Did you know?

Brazil is not only the largest coffee producer, but also a heavy coffee consumer: Brazilians consume around half of their coffee themselves.


Ethiopia can be described as the birthplace of Arabica coffee. The African country does not have many modern coffee farms - coffee is mainly grown here by small farmers using traditional methods and without pesticides. The majority of Ethiopian coffee is therefore grown organically.

Typical Ethiopian coffees are forest coffees from wild coffee trees and garden coffees, whose cherries grow on bushes in the plains. Due to its wild growth, Ethiopia has a unique diversity of species and varieties.

Share of the world market

Rank as producer: 5th place
Share of total production: 5%

Coffee facts

Main harvest season: October to January
Coffee types: Arabica
Processing: wet and dry

Flavor profile

Varied aromas with complex fruity and floral notes

The organic coffee WASH project

Highland coffee from Ethiopia is considered one of the best in the world and is one of the country's most valuable exports. We source the green coffee for our organic coffee from Guji, a region in the south of Ethiopia. We support the people there as part of the organic coffee WASH project.

Did you know?

Ethiopia is perhaps the most fascinating of all coffee-growing countries - not only because numerous coffee varieties grow wild here, but also because of the many different aromas. With its intense floral and fruity coffee aromas, Ethiopia has shown just how many different flavors coffee can have.


Because the French colonial rulers did not want to do without their beloved coffee in Indochina either, coffee plants had been cultivated in Vietnam since the middle of the 19th century. At the beginning of the 20th century, Vietnamese coffee farmers began to grow more coffee in order to benefit from the good market prices. After the Vietnam War, production was significantly increased again in order to revive the economy and supply the friendly socialist states. As a result, Vietnam became the world's second largest coffee producer after Brazil.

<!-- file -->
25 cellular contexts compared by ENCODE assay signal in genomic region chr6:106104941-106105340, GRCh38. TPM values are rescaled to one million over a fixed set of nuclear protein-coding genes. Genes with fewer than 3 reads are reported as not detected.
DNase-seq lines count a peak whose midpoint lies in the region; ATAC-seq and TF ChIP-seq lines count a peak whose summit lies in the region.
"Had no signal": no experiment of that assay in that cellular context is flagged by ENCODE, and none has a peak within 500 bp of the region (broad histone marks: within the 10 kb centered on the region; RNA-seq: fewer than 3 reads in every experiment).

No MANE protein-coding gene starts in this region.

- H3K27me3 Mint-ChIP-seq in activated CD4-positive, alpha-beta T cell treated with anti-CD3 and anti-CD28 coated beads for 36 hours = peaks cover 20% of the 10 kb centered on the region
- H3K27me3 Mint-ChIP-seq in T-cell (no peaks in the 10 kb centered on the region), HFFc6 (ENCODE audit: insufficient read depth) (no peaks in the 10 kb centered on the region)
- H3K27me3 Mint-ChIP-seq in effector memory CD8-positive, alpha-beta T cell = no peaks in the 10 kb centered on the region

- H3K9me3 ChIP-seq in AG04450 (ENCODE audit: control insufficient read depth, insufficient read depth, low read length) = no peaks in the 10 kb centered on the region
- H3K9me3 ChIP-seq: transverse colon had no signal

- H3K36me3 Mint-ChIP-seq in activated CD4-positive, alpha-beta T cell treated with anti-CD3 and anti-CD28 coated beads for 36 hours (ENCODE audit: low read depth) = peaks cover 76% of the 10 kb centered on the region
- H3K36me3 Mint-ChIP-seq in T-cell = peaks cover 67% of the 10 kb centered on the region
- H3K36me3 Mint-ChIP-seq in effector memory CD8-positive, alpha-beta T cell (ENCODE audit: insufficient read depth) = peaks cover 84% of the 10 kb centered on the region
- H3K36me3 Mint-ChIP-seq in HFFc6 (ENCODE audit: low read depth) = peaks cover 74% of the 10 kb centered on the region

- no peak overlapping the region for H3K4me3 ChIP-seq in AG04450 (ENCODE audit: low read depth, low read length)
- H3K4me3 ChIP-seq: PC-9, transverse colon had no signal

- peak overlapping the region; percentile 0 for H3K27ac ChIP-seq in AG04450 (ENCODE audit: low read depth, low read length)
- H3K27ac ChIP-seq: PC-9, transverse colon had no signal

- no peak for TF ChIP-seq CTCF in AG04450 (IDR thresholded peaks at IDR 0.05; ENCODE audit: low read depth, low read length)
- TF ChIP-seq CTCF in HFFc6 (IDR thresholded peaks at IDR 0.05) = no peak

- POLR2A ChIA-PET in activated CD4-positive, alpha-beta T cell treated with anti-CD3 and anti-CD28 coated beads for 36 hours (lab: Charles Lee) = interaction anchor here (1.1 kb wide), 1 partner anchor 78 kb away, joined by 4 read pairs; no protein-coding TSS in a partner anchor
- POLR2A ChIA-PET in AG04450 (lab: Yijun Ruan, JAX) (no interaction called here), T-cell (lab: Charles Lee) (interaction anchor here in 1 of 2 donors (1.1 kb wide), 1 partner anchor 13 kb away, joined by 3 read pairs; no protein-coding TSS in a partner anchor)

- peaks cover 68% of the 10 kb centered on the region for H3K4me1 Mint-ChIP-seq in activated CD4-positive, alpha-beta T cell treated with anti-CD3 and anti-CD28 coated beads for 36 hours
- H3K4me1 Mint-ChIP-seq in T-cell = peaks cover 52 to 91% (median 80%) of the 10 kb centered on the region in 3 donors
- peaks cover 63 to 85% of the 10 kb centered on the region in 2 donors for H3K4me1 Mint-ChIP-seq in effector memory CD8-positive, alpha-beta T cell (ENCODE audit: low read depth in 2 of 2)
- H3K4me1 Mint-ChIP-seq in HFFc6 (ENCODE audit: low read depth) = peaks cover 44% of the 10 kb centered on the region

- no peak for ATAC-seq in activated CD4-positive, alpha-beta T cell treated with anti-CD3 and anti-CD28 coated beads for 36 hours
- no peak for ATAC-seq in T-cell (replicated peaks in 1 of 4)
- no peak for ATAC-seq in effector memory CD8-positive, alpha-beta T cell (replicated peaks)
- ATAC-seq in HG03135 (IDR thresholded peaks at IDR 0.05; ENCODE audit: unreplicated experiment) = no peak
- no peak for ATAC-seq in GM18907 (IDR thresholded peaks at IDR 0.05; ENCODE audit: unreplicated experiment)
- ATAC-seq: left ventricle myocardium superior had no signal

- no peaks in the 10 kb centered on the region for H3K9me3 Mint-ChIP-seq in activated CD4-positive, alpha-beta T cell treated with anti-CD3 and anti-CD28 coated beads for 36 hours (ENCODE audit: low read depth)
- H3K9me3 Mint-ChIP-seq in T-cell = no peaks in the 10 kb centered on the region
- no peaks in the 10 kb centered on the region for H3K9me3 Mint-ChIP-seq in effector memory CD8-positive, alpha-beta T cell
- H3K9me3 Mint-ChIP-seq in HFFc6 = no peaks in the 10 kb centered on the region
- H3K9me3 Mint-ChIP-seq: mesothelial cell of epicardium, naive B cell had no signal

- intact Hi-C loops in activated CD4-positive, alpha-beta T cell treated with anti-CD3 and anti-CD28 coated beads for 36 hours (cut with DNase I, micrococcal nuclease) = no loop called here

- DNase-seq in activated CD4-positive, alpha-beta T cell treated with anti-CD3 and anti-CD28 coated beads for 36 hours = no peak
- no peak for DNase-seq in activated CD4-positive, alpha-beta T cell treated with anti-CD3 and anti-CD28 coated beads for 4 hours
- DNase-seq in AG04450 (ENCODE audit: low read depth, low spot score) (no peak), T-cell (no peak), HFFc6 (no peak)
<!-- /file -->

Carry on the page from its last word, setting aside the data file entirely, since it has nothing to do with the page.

In contrast to other coffee countries, Robusta coffee is predominantly grown in Vietnam; the proportion of Arabica is negligible.

Share of the world market

Rank as producer: 2nd place
Share of total production: 14

Coffee facts

Main harvest time: October to December
Coffee types: 95% Robusta, 5% Arabica
Processing: wet and dry

Flavor profile

Slightly bitter, strong and earthy with dark chocolate tones


When General Justo Rufino Barrios came to power in Guatemala in 1871, he made coffee a mainstay of the Guatemalan economy. However, his reforms also led to the indigenous population being deprived of their land even more than before, as the state claimed this land as its own. This led to the creation of huge coffee plantations, and coffee accounted for 90% of the country's total exports around 1880.

After the coffee crisis in 2001, many producers switched to macadamias and avocados. Nevertheless, Guatemala is now one of the 10 largest coffee producers in the world. Mainly Arabica varieties are grown, which find ideal conditions in the volcanic, fertile and nutrient-rich soil.

Share of the world market

Rank as producer: 8th place
Share of total production: 2.5%

Coffee facts

Main harvest period: August to March
Coffee types: mainly Arabica, small quantities of Robusta
Processing: wet

Flavor profile

From light, sweet, fruity and complex notes to heavier, chocolaty notes

Did you know?

One of the best coffees in the world: Guatemala has a reputation for producing very high-quality coffees worldwide. This is not least due to the fertile soil on the mountain slopes of the Sierra Madre. Guatemala therefore occupies an important position on the gourmet coffee market.